Editorial Reviews


"With a dizzying array of interesting points, Ebel provides a list of new avenues of study. . . . Faith in the Fight is an impressive book that all scholars of twentieth-century American religious history should read and that should be incorporated in all subsequent studies of WWI."--Paul Harvey, Religion in American History blog

"Perhaps no word is more deeply associated with World War I than 'disillusionment.' In the compulsive attempts of the second half of the 20th century to tell secularization narratives, one prominent version had religious faith never recovering from the shell-shock it got in the trenches, 1914-18. Jonathan H. Ebel, in his well-researched and persuasively revisionist study Faith in the Fight, convincingly demonstrates that this loss-of-faith story is wrong, at least for Americans."--Books & Culture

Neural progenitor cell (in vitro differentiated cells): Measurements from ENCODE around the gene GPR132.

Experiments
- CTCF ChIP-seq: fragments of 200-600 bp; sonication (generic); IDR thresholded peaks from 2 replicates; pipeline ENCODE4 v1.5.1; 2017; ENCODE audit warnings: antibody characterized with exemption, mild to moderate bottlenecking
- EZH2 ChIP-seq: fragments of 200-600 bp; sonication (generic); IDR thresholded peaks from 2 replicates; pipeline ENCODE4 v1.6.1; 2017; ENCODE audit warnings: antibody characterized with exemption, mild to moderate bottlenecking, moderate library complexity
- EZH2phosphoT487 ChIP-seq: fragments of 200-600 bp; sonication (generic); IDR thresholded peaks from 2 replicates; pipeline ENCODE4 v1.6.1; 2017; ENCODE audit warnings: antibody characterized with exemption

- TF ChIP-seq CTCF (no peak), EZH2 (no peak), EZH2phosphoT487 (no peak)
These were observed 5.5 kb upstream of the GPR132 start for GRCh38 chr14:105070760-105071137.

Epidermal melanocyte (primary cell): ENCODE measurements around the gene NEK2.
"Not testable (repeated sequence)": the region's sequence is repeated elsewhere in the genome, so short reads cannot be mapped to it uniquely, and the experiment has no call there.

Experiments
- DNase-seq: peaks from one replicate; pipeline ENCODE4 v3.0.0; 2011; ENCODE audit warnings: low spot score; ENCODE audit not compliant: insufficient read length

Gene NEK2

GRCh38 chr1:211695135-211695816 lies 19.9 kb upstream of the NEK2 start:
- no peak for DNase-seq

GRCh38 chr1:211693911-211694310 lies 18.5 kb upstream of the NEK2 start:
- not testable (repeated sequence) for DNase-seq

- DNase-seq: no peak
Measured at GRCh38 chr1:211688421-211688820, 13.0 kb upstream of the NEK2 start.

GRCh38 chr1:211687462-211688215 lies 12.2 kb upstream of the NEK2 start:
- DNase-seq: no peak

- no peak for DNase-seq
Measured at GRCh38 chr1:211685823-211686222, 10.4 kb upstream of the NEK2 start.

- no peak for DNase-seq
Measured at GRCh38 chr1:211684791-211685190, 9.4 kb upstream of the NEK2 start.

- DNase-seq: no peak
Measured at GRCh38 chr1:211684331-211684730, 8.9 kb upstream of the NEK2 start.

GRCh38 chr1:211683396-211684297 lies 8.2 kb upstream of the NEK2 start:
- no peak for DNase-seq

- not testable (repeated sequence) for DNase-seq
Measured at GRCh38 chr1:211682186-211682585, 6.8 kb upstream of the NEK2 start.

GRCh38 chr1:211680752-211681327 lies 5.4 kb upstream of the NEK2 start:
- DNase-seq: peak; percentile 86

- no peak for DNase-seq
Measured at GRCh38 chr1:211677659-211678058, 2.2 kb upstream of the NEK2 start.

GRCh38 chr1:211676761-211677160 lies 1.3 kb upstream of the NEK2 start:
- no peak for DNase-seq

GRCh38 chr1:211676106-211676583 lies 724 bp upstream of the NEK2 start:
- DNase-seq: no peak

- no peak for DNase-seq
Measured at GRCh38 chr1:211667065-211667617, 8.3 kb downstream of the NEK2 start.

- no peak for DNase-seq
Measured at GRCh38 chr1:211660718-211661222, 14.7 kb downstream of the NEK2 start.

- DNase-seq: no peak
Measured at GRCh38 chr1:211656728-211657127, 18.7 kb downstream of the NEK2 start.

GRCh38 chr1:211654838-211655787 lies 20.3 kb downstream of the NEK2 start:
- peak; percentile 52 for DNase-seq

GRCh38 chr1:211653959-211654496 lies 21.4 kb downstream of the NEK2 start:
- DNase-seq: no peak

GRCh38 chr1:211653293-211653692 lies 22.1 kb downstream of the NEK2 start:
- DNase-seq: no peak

"One of Faith in the Fight's great strengths is its attention to the voices of the men and women on the front lines. . . . Faith in the Fight helps us better understand the relationship between religion and war in the not-so-distant American past. It is also a book that illustrates the dangers inherent in the American penchant for sanctifying state violence. As Ebel masterfully demonstrates, Americans would do well to abandon a little of their faith in the fight."--Matthew Avery Sutton, Christian Century

"Faith in the Fight illustrates the benefit of revisiting our current tidy categories of religion's decline in the face of modernity and secularism, and its readers are rewarded with a well written and fascinating glimpse of American soldiers and war workers' religious romanticism."--Sarah Miglio, Journal of Church and State